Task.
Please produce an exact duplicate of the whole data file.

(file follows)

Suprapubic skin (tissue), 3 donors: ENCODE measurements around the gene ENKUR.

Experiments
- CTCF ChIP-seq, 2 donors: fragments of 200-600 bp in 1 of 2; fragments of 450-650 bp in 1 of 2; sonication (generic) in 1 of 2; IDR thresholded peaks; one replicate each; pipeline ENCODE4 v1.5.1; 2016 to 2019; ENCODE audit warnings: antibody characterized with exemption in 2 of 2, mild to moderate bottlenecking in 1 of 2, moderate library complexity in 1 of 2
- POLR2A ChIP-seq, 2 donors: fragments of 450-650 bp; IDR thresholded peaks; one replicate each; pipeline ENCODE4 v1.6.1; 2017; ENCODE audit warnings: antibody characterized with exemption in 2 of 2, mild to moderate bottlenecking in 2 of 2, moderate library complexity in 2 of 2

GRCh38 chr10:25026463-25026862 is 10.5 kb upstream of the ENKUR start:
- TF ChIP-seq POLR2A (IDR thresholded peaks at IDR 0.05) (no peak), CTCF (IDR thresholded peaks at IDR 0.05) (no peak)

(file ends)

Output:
Suprapubic skin (tissue), 3 donors: ENCODE measurements around the gene ENKUR.

Experiments
- CTCF ChIP-seq, 2 donors: fragments of 200-600 bp in 1 of 2; fragments of 450-650 bp in 1 of 2; sonication (generic) in 1 of 2; IDR thresholded peaks; one replicate each; pipeline ENCODE4 v1.5.1; 2016 to 2019; ENCODE audit warnings: antibody characterized with exemption in 2 of 2, mild to moderate bottlenecking in 1 of 2, moderate library complexity in 1 of 2
- POLR2A ChIP-seq, 2 donors: fragments of 450-650 bp; IDR thresholded peaks; one replicate each; pipeline ENCODE4 v1.6.1; 2017; ENCODE audit warnings: antibody characterized with exemption in 2 of 2, mild to moderate bottlenecking in 2 of 2, moderate library complexity in 2 of 2

GRCh38 chr10:25026463-25026862 is 10.5 kb upstream of the ENKUR start:
- TF ChIP-seq POLR2A (IDR thresholded peaks at IDR 0.05) (no peak), CTCF (IDR thresholded peaks at IDR 0.05) (no peak)